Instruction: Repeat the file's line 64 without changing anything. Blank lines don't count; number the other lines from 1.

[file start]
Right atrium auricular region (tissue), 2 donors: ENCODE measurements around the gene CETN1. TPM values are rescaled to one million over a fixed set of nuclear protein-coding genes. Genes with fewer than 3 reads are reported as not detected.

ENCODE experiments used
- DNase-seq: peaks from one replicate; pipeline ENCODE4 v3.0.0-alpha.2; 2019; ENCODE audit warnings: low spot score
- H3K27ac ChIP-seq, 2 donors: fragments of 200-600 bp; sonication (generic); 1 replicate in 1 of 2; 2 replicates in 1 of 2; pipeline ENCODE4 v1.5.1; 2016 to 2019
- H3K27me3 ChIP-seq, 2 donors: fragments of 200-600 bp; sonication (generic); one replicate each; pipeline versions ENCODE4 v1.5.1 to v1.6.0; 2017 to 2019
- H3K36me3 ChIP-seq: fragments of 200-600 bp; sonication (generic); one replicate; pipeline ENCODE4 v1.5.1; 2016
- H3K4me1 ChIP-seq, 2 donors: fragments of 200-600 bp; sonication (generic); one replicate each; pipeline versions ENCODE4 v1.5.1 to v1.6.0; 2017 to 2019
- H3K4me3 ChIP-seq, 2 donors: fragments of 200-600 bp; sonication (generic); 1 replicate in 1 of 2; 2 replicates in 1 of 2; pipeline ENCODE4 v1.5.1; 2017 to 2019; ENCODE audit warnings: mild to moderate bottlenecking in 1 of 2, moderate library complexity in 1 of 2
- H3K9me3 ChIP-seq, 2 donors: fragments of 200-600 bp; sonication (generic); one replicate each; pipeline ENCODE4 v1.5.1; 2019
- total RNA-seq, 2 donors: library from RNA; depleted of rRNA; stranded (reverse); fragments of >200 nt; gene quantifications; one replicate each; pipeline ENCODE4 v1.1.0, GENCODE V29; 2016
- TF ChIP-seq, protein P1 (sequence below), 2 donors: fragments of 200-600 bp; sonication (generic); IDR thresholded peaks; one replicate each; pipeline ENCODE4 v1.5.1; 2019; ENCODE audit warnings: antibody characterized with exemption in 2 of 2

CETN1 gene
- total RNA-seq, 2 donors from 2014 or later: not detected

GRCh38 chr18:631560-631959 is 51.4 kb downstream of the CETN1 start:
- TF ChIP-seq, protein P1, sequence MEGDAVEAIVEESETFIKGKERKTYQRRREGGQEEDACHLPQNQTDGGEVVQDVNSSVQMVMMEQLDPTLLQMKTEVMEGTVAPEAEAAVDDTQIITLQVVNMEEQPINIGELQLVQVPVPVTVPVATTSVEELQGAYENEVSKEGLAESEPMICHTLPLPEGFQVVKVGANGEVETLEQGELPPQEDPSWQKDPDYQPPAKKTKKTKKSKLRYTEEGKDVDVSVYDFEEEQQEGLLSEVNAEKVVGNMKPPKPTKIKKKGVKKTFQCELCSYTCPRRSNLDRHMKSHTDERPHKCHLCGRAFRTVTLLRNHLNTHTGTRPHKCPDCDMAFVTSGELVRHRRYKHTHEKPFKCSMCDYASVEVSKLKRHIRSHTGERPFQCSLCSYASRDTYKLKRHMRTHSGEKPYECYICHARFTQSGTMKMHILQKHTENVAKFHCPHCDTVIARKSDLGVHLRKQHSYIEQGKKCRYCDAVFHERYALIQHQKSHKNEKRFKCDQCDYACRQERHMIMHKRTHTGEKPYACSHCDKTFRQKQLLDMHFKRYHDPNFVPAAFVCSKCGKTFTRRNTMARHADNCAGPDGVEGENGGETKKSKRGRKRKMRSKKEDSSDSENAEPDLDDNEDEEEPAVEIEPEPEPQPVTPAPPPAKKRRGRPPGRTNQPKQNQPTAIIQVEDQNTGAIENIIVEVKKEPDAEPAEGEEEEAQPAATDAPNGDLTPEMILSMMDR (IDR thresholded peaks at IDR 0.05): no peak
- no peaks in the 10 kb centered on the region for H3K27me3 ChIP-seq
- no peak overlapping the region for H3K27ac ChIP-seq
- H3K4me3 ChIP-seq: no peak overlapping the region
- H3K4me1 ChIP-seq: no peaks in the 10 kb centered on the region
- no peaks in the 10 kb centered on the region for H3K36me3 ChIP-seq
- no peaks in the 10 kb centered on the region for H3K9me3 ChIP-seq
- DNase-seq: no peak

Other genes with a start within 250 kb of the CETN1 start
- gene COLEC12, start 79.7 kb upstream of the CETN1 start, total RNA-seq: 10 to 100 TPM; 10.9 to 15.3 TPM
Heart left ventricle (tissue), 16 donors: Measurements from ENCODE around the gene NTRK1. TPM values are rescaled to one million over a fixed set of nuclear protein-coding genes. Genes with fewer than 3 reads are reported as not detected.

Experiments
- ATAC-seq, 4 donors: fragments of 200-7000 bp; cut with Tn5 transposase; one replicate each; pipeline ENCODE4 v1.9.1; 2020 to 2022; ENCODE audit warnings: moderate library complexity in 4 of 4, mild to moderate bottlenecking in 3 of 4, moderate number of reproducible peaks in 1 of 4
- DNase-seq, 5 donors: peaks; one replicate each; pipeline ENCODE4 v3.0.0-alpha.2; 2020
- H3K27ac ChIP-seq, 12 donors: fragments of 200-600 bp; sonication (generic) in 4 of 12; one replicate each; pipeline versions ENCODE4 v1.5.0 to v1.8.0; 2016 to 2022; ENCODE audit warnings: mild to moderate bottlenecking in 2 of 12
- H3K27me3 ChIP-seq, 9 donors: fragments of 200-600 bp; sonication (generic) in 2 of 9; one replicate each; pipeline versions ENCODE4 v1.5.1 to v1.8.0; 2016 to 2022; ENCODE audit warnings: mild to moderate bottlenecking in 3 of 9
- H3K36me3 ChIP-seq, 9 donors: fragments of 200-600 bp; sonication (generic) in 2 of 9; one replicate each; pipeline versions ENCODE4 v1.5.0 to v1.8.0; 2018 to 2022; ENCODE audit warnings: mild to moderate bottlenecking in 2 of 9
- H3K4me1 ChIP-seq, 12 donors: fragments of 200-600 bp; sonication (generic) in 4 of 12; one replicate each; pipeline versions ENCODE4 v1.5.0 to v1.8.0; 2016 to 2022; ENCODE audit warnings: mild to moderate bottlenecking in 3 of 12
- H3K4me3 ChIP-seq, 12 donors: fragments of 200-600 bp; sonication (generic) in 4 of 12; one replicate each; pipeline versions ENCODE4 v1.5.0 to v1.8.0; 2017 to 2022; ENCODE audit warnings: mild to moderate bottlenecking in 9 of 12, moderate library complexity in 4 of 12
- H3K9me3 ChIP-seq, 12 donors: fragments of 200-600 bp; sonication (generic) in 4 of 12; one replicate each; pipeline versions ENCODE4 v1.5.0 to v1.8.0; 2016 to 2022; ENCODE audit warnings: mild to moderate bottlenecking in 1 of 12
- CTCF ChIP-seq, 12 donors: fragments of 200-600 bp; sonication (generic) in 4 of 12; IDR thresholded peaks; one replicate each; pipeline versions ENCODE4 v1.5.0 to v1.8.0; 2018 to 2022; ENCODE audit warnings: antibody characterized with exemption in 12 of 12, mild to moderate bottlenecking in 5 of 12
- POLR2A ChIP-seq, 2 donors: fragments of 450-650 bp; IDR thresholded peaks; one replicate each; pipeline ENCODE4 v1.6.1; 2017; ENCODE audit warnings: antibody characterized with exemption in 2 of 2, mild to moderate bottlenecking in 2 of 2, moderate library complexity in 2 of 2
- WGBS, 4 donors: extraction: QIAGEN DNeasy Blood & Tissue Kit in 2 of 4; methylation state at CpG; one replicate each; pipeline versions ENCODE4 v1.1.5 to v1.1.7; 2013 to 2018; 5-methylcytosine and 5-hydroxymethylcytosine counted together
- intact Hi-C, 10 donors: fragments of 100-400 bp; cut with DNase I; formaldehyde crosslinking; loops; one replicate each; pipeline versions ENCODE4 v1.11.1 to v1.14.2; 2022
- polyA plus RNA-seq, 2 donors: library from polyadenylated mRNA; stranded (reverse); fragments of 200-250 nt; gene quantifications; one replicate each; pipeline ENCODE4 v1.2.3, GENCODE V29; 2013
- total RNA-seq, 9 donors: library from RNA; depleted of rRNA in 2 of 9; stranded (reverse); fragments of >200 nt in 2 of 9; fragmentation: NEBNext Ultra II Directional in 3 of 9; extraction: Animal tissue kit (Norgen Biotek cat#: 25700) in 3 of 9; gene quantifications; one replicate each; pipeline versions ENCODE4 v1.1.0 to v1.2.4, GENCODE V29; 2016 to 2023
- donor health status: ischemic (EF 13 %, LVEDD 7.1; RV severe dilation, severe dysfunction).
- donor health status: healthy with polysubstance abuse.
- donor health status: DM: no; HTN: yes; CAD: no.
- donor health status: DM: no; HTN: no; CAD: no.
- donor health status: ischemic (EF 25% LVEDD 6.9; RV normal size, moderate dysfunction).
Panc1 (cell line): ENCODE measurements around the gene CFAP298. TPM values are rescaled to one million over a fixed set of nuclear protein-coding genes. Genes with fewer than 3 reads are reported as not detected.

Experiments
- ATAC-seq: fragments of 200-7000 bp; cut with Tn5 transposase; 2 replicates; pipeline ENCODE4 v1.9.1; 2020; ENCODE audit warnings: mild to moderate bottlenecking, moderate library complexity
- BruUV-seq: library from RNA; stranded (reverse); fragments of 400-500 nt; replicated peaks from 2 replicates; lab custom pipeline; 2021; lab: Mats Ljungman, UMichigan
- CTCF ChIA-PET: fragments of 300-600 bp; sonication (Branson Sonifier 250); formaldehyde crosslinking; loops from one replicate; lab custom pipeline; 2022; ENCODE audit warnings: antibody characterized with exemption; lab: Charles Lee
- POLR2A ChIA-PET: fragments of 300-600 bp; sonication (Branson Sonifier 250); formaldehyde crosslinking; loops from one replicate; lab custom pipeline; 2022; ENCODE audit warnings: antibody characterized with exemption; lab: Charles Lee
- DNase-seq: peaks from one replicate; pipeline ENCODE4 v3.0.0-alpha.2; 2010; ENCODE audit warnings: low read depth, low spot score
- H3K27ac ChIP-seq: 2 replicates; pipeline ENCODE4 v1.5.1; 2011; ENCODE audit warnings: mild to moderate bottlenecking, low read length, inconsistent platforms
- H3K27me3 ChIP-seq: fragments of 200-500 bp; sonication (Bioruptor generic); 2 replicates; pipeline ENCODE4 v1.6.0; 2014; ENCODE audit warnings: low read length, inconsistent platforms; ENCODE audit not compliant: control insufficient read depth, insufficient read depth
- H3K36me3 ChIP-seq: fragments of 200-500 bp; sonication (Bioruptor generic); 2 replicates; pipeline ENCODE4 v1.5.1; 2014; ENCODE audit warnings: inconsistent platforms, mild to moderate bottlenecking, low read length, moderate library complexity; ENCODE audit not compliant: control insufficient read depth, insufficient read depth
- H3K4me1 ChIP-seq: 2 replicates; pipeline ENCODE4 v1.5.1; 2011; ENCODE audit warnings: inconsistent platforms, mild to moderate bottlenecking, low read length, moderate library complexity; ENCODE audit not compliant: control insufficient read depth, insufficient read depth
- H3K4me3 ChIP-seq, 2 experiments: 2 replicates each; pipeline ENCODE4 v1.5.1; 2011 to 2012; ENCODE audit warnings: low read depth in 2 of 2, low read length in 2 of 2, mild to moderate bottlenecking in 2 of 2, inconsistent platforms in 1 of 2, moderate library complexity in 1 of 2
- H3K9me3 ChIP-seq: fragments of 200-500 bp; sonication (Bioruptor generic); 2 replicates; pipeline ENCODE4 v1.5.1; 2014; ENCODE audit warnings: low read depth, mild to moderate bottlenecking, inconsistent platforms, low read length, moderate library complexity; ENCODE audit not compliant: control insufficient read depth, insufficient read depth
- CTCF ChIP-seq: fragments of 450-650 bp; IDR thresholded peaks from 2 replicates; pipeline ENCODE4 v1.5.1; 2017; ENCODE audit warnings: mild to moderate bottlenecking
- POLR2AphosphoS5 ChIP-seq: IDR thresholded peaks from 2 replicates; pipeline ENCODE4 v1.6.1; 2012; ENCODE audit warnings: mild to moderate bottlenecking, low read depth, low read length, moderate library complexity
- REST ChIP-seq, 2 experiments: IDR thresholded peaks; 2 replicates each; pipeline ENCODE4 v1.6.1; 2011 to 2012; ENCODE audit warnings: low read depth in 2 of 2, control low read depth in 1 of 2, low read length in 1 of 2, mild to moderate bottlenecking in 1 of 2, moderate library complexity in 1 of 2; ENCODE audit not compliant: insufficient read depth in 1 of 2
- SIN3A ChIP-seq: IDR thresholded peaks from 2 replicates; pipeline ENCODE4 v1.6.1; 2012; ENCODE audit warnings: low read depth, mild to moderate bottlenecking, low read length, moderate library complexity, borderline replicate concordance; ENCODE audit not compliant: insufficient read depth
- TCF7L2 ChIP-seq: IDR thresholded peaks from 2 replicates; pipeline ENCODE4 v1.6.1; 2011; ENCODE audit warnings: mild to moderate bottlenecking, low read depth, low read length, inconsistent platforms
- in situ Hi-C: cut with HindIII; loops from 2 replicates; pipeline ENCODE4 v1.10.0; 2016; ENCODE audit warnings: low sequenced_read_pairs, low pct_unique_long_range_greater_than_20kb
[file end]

- in situ Hi-C: cut with HindIII; loops from 2 replicates; pipeline ENCODE4 v1.10.0; 2016; ENCODE audit warnings: low sequenced_read_pairs, low pct_unique_long_range_greater_than_20kb